Apples on the Dark Side of the Moon?

chang

January 7, 2019

Last Wednesday was an interesting day in the news and maybe even a harbinger of the future. Two news items caught my eye.

First, the Chinese successfully landed Chang’e 4 on the dark side of the moon: a first for any space program. There have been numerous missions in recent years to the Moon, but few have actually landed. The last crewed landing was Apollo 17 back in 1972. Chang’e 4 was carrying instruments to analyze geology, and materials to set up biological experiments. Six plants (cotton, rapeseed, potato, fruit fly, yeast and a flowering plant called Arabidopsis) were transported with the plan of forming a mini biosphere. The landing is seen as a major milestone in space exploration. Kudos to the Chinese!

The other news that caught the world’s attention was Apple’s sales guidance on their upcoming Q1 2019 quarter. Apple now expects first-quarter revenue of $84 billion which is well below previous expectations of $89-$93 billion. The surprising announcement caused Apple’s shares, and the whole stock market, to plunge the next day. Apple CEO Tim Cook sought to explain the reduction by reference to a slowing Chinese economy and reduced demand for high-end items like iPhones. It seems the smartphone business is quickly maturing. Global smartphone shipments have declined for four successive quarters.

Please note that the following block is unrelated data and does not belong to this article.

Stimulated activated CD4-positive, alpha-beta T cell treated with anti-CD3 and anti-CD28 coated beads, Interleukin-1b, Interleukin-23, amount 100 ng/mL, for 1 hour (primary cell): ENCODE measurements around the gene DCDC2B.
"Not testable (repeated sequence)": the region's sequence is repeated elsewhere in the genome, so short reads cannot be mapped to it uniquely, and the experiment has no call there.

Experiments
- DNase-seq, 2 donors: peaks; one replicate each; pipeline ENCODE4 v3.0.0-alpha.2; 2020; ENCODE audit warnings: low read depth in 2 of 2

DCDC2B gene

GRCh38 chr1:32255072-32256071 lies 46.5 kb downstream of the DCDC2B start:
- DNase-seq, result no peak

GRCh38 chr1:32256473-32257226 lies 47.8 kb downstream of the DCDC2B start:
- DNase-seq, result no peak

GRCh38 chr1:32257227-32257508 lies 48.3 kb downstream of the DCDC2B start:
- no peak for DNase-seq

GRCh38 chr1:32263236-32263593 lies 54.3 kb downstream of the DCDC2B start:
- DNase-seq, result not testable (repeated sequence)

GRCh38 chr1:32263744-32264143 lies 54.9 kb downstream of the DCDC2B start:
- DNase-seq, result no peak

What’s most interesting about Apple’s remarks was what Cook did not say. For example, he did not mention that Chinese smartphone maker Huawei shipped more smartphones in China than Apple for the second consecutive quarter. Moreover, Huawei smartphone shipments in China for Q3 2018 were 30% higher than the same period in 2017, while Apple’s were pretty much the same. The Chinese smartphone market is the largest in the world, and accounts for one third of global sales, so much is at stake for the top three players: Samsung, Huawei and Apple.

The news about Apple and the moon landing was very vivid to me as I am reading “AI Superpowers” by Kai-Fu Lee, who was formerly head of Google China. The book explores the role Chinese innovation and entrepreneurialism will play in tomorrow’s artificial intelligence wars. No longer are Chinese engineers copying our innovations but creating their own. In his book Lee explains the “then” versus “now” of Chinese entrepreneurship and engineering. Twenty years ago, top Chinese engineering students paddled hard upstream with used, out-of-date textbooks and 8 pm “lights out” dormitory rules. Lee argues that the Chinese engineers of today have quickly caught up to our engineering caliber and are poised to compete head on. He further argues why Silicon Valley is not well prepared to battle the Chinese “gladiator trained” entrepreneurs.

The development of Chinese innovation and entrepreneurial prowess is real. With the Chinese stock market now at more reasonable valuations, perhaps we should be thinking less about the FAANGs (Facebook, Amazon, Apple, Netflix, Google) and focus more on the Chinese BATS (Baidu, Alibaba, Tencent), and the role these Chinese entrepreneurial companies will have in shaping the future.

Gary Martin

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